By Ben Williams for the Sunday Times
If you happened to be visiting the Sorbonne in Paris in late October, you would have come across a conference on literature’s future in the digital age.
Africa was represented in the form of a single person: a white, middle-aged man originally from a small town in the Rocky Mountains of the United States. Namely, me.
I was there to discuss my theory of the “mobile griot”, which is about how African writers are using digital platforms like Facebook to create a new storytelling tradition that, oddly enough, relies on ephemerality for its permanence. Ja, my eyes glaze over, too.
But at the last moment I decided to talk about something else – something that had been weighing on my mind for months, but that I hadn’t quite put into words.
I worked all night in my hotel room in the fifth arrondissment. (Meanwhile, somewhere nearby, the final touches were being applied to a plan to attack the city. It makes me shudder.) Just as birds began to announce the Parisian dawn, I arrived at the crux of the matter: I would be talking about the end of South African literature.
Like many institutions today, our tradition of letters faces an existential crisis. The reason is because we who hold books dear have not properly addressed the rupture that happened when, at the Franschhoek Literary Festival in May, the novelist Thando Mgqolozana announced his disengagement with the White Literary System.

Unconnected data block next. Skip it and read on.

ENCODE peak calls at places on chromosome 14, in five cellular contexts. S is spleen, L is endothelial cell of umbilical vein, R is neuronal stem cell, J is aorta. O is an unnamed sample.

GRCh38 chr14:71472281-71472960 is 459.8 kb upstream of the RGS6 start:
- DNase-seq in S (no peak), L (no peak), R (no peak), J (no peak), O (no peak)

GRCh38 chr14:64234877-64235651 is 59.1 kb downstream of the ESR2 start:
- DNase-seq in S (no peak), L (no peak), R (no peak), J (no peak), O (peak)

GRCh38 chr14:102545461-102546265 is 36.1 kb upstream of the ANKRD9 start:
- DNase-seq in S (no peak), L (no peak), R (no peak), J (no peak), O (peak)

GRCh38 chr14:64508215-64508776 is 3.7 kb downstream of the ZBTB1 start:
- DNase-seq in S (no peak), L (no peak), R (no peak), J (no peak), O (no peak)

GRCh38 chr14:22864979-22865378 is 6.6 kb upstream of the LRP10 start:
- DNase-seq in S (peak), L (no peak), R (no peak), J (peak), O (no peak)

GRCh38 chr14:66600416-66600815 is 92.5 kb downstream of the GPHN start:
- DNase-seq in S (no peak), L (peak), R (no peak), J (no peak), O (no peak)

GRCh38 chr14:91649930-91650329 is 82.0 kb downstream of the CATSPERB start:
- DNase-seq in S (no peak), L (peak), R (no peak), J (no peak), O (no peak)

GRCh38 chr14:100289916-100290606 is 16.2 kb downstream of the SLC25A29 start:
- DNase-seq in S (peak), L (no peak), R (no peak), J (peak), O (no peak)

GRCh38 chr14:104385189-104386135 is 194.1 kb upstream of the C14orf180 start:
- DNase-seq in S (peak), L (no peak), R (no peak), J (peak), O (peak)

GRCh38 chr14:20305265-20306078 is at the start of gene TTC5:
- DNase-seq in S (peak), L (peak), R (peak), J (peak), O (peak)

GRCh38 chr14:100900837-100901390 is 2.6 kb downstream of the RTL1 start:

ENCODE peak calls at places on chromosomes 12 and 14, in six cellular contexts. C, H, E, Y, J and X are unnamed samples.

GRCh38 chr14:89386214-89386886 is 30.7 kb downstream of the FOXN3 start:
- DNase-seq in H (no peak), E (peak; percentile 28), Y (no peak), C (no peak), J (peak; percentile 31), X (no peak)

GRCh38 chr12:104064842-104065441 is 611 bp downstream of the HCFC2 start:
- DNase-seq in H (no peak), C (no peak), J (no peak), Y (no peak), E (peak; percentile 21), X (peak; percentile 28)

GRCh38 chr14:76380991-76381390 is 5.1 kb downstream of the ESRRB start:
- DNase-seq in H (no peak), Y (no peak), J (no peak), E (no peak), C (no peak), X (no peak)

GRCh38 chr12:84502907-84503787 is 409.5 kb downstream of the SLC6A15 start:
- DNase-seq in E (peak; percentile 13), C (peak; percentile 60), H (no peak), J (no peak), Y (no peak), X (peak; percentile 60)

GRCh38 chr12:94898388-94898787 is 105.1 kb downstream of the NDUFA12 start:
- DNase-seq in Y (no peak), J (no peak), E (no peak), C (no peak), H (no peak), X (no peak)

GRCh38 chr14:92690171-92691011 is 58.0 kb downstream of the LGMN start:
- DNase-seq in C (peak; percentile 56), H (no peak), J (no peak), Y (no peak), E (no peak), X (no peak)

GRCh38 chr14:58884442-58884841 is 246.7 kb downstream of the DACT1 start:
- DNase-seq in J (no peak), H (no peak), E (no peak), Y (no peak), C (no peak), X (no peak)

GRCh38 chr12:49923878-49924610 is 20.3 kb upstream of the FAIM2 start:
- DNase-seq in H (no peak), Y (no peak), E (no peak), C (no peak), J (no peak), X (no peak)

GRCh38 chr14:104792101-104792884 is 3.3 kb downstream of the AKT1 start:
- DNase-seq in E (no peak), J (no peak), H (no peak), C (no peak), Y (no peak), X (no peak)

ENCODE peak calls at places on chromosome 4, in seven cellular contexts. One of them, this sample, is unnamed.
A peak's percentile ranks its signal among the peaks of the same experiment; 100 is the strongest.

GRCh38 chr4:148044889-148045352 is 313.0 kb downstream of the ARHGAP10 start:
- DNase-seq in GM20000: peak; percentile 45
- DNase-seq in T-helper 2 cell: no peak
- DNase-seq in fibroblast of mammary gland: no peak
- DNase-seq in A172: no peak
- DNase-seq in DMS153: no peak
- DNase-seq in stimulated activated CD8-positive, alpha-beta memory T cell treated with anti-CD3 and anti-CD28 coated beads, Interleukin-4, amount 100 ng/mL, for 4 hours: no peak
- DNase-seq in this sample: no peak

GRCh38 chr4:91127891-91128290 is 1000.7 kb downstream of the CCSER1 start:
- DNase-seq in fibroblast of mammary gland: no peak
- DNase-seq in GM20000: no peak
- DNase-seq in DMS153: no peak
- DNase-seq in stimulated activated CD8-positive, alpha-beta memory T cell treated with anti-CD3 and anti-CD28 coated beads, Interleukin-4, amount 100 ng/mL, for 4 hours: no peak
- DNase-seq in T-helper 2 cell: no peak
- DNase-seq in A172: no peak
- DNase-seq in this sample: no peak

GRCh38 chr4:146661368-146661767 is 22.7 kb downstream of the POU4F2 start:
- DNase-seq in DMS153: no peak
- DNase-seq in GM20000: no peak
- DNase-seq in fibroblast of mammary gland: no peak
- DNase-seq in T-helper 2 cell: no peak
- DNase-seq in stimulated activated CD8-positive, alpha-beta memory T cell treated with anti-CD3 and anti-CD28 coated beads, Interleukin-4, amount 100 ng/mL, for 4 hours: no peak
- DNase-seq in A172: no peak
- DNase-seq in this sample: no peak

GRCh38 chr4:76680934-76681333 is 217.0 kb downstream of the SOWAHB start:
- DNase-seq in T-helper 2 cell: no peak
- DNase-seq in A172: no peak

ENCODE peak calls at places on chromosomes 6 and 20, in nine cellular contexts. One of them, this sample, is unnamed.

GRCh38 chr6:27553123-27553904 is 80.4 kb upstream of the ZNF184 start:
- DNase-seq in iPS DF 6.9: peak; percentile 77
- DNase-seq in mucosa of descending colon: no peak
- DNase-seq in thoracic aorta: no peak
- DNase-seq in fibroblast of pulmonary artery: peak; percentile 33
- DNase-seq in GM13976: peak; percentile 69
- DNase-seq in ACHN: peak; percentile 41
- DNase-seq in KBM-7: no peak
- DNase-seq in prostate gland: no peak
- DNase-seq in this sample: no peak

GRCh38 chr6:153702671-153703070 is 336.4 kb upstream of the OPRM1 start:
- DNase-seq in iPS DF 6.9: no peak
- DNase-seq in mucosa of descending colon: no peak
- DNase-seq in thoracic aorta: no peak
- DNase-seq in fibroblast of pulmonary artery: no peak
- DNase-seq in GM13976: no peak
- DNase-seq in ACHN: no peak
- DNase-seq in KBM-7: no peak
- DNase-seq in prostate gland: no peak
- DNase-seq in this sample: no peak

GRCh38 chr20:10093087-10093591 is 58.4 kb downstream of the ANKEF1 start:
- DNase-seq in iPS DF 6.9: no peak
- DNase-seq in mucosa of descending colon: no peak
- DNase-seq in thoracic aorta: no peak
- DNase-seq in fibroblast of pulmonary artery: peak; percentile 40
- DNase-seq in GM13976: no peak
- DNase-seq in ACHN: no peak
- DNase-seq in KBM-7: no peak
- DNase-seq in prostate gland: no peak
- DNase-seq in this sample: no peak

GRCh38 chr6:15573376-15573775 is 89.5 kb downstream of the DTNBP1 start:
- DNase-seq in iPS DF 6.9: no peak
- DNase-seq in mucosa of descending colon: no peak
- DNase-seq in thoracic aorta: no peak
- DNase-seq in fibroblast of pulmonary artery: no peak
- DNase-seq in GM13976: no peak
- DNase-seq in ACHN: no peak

(In case you need a refresher on this system: with few exceptions, our publishers are white, our editors are white, our distributors are white and our booksellers are white, same as during the bad old days. )
There has been hand-wringing since, and a few critical discussions – plus welcome hints at new books initiatives – but fundamentally we remain where we were before Mgqolozana’s move.
That is, we remain with books – fiction and non-fiction alike – whose imaginative territory, what I call the “archive of democracy”, which includes the memory of colonialism and apartheid, is coupled to an untenable economic reality, which is that the books are, down to their last pages, and in spite of their internal brilliance, objects afloat in a sea of white privilege.
On the other hand, we have writers like Mgqolozana who have taken on the business of fostering black literary self-determination without money or infrastructure – indeed, with very little but words, and, crucially, the power that attaches to them. Writers who, in short, are trying to de-couple literary imagination from apartheid economics.
As a case in point, take the the Soweto Abantu Books Festival, a blacks-only event that happens each December. It’s wholly made up; it is a fiction; it exists only as a post on Facebook. But because of the political agency of the person who dreamed it – the excitement that simply saying it out loud it caused – the imagined festival is almost as destabilising to the establishment as a real one would be. It’s a glorious J’accuse.
In South Africa, then, the power of words is increasingly located outside of our books. And if we don’t talk more about this, if we don’t recognise the urgency of the decolonising project, help spur it on, and allow it to change us – we, the white publishers, distributors, booksellers and editors – then we’ll be left with ghost-books, published by money for those with it, whose contents are mere rumour, and Facebook posts as our new, collective imagination frontier.
Maybe my mobile griot theory has some jazz to it after all.
Either way, it’s the end of South African literature as we know it.
- Ben Williams is the outgoing Sunday Times books editor
- This column was published in tandem with Thando Mgqolozana’s new short story, “An Xmas wish: stay woke”